The Sazerac may have the reputation of being the quintessential New Orleans cocktail, but the Louisiana Senate isn't having any of it. At least on paper.
A proposal to make The Sazerac the official state cocktail has been rejected by the legislative body.
State Sen. Ed Murray introduced the bill because he said it was created in his hometown and has become world famous. However, others called it inappropriate to honor an alcoholic beverage.
"Is there a possibility that we could be encouraging folks, who were not intending to drink, that it would be acceptable and they could become an alcoholic?" asked Sen. Buddy Shaw.
"No," Murray responded, short and to the point.
However, the proposal fell to a 27-8 vote.
According to GumboPages.com, "This is the quintessential New Orleans cocktail. There are those who say this is the first cocktail, period. There's a lot of dispute over this, but it's certainly the first to appear in New Orleans, which has been acknowledged by many as the home of the cocktail.
" It is said that this drink was invented by Antoine Amadie Peychaud, a Creole apothecary who moved to New Orleans from the West Indies and set up shop in the French Quarter in the early 1800s. He dispensed a proprietary mix of aromatic bitters from an old family recipe, to relieve the ails of his clients ... and around the 1830s he became famous for a toddy he made for his friends. It consisted of French brandy mixed with his secret blend of bitters, a splash of water and a bit of sugar.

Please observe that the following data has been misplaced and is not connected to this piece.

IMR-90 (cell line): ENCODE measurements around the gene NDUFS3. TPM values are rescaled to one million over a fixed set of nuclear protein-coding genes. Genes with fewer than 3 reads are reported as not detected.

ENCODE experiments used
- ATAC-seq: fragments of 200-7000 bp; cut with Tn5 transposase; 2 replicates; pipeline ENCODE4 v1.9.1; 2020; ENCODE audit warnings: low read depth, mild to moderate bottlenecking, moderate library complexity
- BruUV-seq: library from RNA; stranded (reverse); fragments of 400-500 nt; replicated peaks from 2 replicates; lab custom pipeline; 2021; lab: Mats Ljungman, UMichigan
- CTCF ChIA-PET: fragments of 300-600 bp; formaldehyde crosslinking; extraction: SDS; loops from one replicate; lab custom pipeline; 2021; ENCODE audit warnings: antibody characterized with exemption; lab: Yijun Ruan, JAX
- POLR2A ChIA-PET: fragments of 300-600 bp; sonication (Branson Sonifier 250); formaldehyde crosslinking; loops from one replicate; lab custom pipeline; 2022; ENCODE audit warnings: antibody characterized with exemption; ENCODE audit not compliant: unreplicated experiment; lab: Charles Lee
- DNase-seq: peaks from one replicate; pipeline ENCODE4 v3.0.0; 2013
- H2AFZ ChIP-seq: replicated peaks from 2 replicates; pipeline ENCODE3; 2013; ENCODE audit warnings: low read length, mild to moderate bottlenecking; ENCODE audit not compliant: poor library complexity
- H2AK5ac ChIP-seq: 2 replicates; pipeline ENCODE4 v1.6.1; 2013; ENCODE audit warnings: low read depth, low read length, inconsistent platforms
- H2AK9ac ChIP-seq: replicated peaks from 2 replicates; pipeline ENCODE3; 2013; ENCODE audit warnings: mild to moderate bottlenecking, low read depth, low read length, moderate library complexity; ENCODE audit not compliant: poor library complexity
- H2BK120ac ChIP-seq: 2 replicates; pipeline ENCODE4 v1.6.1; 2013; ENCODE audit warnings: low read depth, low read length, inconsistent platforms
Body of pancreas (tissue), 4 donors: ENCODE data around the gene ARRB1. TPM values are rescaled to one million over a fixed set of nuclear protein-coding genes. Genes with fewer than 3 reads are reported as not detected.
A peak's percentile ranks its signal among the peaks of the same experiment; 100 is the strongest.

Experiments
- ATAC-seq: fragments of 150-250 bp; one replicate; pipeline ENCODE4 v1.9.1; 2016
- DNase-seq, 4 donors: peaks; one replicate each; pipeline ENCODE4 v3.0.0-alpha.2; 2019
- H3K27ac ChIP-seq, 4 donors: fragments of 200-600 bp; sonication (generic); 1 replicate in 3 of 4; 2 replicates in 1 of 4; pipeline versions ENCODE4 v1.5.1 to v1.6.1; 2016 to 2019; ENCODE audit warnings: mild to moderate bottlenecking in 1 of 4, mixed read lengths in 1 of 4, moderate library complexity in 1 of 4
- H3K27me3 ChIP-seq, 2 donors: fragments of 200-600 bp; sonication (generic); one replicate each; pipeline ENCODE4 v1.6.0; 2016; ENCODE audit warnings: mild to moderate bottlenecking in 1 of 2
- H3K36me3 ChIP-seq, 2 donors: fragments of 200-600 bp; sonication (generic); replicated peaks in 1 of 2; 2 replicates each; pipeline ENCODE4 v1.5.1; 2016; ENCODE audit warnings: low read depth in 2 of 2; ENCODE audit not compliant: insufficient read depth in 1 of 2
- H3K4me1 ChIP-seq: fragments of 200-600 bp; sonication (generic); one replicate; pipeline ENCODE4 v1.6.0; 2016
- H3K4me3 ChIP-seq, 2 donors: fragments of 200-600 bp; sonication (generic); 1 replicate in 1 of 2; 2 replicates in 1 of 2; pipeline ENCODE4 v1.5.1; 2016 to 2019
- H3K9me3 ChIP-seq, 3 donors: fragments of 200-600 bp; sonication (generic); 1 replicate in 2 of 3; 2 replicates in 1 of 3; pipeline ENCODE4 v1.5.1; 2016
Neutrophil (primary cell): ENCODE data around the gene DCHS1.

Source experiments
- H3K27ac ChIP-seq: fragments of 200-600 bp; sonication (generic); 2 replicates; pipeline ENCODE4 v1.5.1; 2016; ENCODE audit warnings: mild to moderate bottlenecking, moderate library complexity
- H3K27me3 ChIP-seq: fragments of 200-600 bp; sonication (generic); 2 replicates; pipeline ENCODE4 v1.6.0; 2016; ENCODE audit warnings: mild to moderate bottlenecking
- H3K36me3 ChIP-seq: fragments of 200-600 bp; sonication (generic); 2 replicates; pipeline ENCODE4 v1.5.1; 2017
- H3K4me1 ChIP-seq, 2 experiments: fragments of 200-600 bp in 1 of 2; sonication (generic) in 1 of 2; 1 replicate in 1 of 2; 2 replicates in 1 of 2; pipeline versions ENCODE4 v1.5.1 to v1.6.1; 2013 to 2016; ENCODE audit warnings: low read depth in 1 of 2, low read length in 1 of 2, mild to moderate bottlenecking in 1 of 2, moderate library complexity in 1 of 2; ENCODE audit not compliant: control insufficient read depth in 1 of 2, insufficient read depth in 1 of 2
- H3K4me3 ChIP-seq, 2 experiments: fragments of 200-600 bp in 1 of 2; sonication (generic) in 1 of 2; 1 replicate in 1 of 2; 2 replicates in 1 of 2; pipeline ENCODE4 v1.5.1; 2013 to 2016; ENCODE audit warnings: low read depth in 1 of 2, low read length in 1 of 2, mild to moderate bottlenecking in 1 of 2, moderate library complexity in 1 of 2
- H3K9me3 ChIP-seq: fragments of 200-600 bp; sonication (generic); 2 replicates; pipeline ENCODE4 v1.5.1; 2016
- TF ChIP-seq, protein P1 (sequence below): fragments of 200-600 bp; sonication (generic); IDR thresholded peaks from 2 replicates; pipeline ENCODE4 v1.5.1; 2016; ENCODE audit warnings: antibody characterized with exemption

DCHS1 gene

" ... Before long, the demand for this drink led to its being served in bars throughout the city ... . One of these ... was named the Sazerac Coffeehouse."
Here's a recipe for a basic Sazerac. Although some establishments make it with bourbon, using rye whiskey is more authentic:
THE SAZERAC COCKTAIL
1 tsp. simple syrup (or 1 sugar cube or 1 tsp. granulated sugar)
3 to 4 dashes Peychaud's bitters
2 ounces rye whiskey (most New Orleans bars use Old Overholt)
¼ tsp. Herbsaint, a New Orleans anise liqueur (may substitute Pernod)
Strip of lemon peel
The traditional method:
Pack a 3½-ounce Old Fashioned glass with ice. In a cocktail shaker, moisten the sugar cube with just enough water to saturate it, then crush. Blend with the whiskey and bitters. Add a few cubes of ice and stir to chill. Discard the ice from the first glass and pour in the Herbsaint. Coat the inside of the entire glass, pouring out the excess. Strain the whiskey into the Herbsaint coated glass.
Twist the lemon peel over the glass so that the lemon oil cascades into the drink, then rub the peel over the rim of the glass; do not put the twist in the drink.
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